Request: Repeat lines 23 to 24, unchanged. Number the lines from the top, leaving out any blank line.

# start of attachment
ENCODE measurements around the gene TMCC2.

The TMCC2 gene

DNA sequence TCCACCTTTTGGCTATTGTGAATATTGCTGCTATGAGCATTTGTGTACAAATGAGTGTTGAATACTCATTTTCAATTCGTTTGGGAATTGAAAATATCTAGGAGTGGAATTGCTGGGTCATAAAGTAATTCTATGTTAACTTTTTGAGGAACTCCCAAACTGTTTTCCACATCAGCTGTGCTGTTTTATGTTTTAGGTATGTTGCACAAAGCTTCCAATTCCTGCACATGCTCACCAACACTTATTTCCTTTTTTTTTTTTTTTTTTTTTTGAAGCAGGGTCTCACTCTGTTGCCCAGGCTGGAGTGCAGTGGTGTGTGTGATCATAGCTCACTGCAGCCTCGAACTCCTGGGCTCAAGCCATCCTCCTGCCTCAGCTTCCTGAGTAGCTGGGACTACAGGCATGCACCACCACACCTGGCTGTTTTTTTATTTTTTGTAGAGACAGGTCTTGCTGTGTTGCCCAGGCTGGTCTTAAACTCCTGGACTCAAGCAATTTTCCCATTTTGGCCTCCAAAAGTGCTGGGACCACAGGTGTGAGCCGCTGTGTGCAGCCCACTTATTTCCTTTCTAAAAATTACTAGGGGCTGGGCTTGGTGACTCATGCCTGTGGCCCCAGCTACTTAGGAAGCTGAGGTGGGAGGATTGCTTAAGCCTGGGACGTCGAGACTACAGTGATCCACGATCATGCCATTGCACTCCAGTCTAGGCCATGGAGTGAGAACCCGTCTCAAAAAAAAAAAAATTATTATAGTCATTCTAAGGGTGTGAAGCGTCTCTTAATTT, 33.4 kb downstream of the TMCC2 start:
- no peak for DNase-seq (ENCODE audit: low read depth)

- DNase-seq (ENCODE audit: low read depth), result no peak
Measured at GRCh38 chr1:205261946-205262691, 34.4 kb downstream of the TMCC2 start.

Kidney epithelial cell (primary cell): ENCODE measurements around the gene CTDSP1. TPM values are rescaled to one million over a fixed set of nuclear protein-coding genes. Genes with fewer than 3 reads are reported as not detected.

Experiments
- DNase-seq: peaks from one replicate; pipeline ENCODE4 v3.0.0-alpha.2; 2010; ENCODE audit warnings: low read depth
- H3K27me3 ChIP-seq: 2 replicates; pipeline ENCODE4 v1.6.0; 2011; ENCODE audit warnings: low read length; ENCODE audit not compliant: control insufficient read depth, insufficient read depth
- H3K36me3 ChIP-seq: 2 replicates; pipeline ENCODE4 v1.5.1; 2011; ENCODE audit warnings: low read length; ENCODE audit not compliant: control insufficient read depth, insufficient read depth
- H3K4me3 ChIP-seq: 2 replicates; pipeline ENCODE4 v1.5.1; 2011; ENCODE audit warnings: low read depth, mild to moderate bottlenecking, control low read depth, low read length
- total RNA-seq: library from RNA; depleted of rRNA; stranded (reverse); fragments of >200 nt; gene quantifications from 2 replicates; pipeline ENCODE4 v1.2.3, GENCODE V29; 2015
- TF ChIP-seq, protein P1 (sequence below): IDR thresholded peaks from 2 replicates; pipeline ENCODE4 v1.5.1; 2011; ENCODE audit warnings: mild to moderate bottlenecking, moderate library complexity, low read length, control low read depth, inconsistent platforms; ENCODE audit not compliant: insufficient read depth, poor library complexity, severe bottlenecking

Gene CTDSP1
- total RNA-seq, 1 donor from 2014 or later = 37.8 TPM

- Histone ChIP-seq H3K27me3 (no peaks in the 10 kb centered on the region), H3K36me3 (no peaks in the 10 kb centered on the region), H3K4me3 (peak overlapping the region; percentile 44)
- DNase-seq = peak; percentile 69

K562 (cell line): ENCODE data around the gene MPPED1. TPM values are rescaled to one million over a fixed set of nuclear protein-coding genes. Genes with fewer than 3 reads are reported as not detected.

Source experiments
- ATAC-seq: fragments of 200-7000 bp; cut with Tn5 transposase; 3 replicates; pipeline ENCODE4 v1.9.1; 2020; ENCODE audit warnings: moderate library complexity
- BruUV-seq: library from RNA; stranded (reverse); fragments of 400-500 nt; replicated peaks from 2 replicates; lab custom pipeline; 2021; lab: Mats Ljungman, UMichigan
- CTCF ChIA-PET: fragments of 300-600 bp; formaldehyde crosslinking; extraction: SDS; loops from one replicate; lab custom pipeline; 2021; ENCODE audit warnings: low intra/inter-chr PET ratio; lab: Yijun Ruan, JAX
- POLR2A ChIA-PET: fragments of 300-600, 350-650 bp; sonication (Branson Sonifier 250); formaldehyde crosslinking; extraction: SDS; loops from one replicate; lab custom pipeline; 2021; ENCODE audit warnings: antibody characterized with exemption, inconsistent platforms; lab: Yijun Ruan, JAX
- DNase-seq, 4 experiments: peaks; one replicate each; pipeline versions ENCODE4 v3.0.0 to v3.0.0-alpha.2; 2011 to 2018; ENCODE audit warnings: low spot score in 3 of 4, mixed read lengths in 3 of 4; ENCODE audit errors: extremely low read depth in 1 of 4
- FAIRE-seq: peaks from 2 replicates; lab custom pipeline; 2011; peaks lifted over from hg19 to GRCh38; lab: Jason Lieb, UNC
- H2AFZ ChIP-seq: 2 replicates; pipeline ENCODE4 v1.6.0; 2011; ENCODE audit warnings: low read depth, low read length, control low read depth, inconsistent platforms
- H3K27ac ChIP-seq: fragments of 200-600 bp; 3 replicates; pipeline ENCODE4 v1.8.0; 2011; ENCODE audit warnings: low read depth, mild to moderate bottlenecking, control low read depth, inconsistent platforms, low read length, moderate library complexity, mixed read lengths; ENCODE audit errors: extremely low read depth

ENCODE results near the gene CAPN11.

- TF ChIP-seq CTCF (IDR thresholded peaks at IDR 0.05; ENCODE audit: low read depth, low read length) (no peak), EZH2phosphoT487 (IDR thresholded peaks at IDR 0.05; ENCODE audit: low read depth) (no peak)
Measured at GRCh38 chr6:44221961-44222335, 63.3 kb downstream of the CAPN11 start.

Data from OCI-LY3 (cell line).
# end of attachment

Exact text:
- CTCF ChIA-PET: fragments of 300-600 bp; formaldehyde crosslinking; extraction: SDS; loops from one replicate; lab custom pipeline; 2021; ENCODE audit warnings: low intra/inter-chr PET ratio; lab: Yijun Ruan, JAX
- POLR2A ChIA-PET: fragments of 300-600, 350-650 bp; sonication (Branson Sonifier 250); formaldehyde crosslinking; extraction: SDS; loops from one replicate; lab custom pipeline; 2021; ENCODE audit warnings: antibody characterized with exemption, inconsistent platforms; lab: Yijun Ruan, JAX